At Brookhaven, Miss., the paper sets forth, a colored man was lynched by 20,000 persons, and many landowners from Lincoln drove in during the night in order to "enjoy the crime."

That paper also referred to Praeger, and declared that after energetic action by the German government, Washington gave the press the tip to discourage lynching. It scoffed at President Wilson's message regarding crimes committed by the German army, saying "he lives in a glass house and should not throw stones."

Articles of this kind generally appeared prior to and to excuse what the Germans call "reprisals," otherwise Hun brutality.

A National Danger

No question was fraught with more danger to our national security in time of war, and none will be more deserving of radical treatment in time of peace than the unlawful practice of lynching, regardless of the state or section in which it occurs and regardless of the nationality of the victim.

Some of the lynchings that occurred during the war were cases of colored women (5) accompanied by barbarities that cannot properly be described in print and wholly unworthy of civilized groups of people. There were burnings of human beings at the stake, modeled after medieval horrors, and, in several instances well-known colored citizens of wealth, intelligence, and upright character were tarred and feathered and nameless outrages committed upon their persons and property. Reports of these outrages found their way to the colored people through the Negro press, which stoutly maintained that if America had gone forward to fight battles for freedom and democracy abroad, it should at least give full protection to all of its citizens at home. Foremost among the white friends of the Negro, who vigorously opposed lynching and whose trenchant pen and eloquent voice have always been enlisted on the side of Right and Justice, was Mr. Moorfield Storey, the well known lawyer of Boston, who delivered a most remarkable address on "The Negro Question" before the Wisconsin Bar Association, on June 27, 191S, in the course of which he said:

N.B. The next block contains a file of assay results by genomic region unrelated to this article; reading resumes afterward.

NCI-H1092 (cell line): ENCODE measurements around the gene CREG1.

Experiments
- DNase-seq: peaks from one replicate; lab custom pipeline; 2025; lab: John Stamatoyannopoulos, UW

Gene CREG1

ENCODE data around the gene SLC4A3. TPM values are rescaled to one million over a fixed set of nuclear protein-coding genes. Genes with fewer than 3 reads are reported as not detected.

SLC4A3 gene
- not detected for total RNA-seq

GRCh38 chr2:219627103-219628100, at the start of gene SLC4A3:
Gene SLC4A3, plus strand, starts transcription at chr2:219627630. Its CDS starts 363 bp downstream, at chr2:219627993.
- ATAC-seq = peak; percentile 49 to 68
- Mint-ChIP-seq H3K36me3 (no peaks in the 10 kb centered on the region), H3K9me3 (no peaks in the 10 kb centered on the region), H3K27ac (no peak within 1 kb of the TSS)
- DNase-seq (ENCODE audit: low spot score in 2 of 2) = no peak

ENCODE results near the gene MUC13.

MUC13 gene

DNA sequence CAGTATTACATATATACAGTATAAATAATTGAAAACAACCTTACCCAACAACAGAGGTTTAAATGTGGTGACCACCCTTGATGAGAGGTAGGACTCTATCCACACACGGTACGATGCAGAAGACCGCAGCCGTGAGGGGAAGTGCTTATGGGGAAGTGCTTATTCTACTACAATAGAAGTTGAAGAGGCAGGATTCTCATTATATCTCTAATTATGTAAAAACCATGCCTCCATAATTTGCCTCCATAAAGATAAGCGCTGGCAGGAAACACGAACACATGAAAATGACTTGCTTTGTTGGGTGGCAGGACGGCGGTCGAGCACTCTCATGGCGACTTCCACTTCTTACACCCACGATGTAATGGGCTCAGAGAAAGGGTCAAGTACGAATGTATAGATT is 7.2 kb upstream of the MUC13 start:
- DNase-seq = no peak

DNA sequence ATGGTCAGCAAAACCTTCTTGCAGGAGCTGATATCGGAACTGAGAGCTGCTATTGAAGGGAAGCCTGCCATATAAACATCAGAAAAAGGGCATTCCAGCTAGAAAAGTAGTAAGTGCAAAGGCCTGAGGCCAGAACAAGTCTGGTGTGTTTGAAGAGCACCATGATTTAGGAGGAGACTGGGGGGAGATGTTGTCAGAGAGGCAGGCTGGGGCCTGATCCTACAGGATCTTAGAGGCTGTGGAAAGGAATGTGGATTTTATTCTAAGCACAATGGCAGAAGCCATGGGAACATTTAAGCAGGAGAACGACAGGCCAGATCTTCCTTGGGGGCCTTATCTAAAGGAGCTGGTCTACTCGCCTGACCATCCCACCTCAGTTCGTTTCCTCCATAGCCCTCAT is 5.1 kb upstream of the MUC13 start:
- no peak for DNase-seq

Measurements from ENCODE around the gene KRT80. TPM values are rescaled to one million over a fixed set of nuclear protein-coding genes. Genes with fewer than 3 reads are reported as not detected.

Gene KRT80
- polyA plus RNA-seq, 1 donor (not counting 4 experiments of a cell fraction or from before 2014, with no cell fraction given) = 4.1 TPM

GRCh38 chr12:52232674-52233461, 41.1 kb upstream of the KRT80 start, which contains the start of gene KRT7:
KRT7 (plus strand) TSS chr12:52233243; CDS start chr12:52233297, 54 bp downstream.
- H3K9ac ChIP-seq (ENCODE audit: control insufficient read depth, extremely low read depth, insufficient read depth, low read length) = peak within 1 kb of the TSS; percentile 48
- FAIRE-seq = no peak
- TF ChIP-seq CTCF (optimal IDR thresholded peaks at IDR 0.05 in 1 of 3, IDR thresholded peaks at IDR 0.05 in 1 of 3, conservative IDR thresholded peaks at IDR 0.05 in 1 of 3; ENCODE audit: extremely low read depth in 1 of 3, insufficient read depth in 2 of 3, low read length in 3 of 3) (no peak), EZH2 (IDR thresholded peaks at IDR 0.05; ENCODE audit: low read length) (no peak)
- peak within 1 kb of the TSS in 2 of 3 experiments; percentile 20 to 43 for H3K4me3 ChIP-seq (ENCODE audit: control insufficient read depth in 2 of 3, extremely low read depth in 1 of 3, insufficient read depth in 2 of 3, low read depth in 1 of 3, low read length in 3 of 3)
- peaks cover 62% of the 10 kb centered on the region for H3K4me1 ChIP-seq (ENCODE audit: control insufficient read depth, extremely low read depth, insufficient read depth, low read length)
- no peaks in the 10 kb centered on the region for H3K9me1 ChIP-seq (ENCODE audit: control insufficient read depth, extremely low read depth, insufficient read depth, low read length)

"Negroes are denied the protection which the law affords the lives and property of other citizens. If only charged with crime or even misdemeanor, they are at the mercy of the mob and may be killed and tortured with absolute impunity. In many States they cannot obtain justice in the courts. At hotels, restaurants and theaters they are not admitted or are given poor accommodation. In the public parks and public conveyances, even in the public offices of the nation, they are set apart from their fellow-citizens. The districts which they occupy in cities are neglected by the authorities, and of the money which the community devotes to education, a very small fraction is allotted to them, so that their schoolhouses and their teachers are grossly inadequate.

"It is notorious that in many cities they are wretchedly housed and charged unreasonable rents for their abodes. Labor unions will not receive them as members, and as non-union men they find it hard to get employment. If in spite of every obstacle they gain an education, they find door after door closed to them which would have opened to receive them gladly had their skins been white.

"The deliberate effort is made to stamp them as inferior, to keep them "hewers of wood and drawers of water," to deny them that opportunity which America offers to every other citizen or emigrant no matter how ignorant or how degraded. These are the unquestionable facts, and they are not controverted."

Mr. Storey then proceeded to quote some testimony from the Southern Press, as follows:

"Let me give you some testimony from the South. Says The Atlanta Constitution: 'We must be fair to the Negro. There is no use in beating about the bush. We have not shown this fairness in the past, nor are we showing it today, either in justice before the laws, in facilities afforded for education, or in other directions.'

"Some years ago," said Mr. Storey, "a Mississippi lawyer, addressing the Bar Association of that State, said: 'A Negro accused of crime during the days of slavery was dealt with more justly than he is today. * * * It is next to an impossibility to convict, even upon the strongest evidence, any white man of a crime of violence upon the person of a Negro, , * * * and the converse is equally true that it is next to an impossibility to acquit a Negro of any crime or violence where a white man is concerned,' and well did he (the Mississippi lawyer) add: 'We cannot, either as individuals, as a country, as a State, or as a nation continue to mete out one kind of criminal justice to a poor man, a friendless man, or a man of a different race, and another kind of justice to a rich man, an influential man, or a man of our own race without reaping the consequences.'